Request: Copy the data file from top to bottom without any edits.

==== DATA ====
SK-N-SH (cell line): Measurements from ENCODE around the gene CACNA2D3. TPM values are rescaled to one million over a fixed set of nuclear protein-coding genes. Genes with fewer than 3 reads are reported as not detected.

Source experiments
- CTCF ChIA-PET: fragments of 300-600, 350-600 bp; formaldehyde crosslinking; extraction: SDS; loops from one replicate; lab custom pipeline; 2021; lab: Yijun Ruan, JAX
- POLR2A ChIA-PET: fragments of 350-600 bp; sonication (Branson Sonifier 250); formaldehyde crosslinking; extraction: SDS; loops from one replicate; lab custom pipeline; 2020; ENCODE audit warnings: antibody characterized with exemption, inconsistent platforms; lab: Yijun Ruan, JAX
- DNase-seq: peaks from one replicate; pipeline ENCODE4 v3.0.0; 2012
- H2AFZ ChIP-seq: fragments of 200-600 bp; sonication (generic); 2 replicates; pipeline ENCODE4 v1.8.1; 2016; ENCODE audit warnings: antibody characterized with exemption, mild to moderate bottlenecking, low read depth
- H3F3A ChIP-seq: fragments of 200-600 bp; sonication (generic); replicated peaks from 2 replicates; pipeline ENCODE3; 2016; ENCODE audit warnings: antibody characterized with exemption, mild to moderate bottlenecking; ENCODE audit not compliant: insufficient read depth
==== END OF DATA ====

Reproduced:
SK-N-SH (cell line): Measurements from ENCODE around the gene CACNA2D3. TPM values are rescaled to one million over a fixed set of nuclear protein-coding genes. Genes with fewer than 3 reads are reported as not detected.

Source experiments
- CTCF ChIA-PET: fragments of 300-600, 350-600 bp; formaldehyde crosslinking; extraction: SDS; loops from one replicate; lab custom pipeline; 2021; lab: Yijun Ruan, JAX
- POLR2A ChIA-PET: fragments of 350-600 bp; sonication (Branson Sonifier 250); formaldehyde crosslinking; extraction: SDS; loops from one replicate; lab custom pipeline; 2020; ENCODE audit warnings: antibody characterized with exemption, inconsistent platforms; lab: Yijun Ruan, JAX
- DNase-seq: peaks from one replicate; pipeline ENCODE4 v3.0.0; 2012
- H2AFZ ChIP-seq: fragments of 200-600 bp; sonication (generic); 2 replicates; pipeline ENCODE4 v1.8.1; 2016; ENCODE audit warnings: antibody characterized with exemption, mild to moderate bottlenecking, low read depth
- H3F3A ChIP-seq: fragments of 200-600 bp; sonication (generic); replicated peaks from 2 replicates; pipeline ENCODE3; 2016; ENCODE audit warnings: antibody characterized with exemption, mild to moderate bottlenecking; ENCODE audit not compliant: insufficient read depth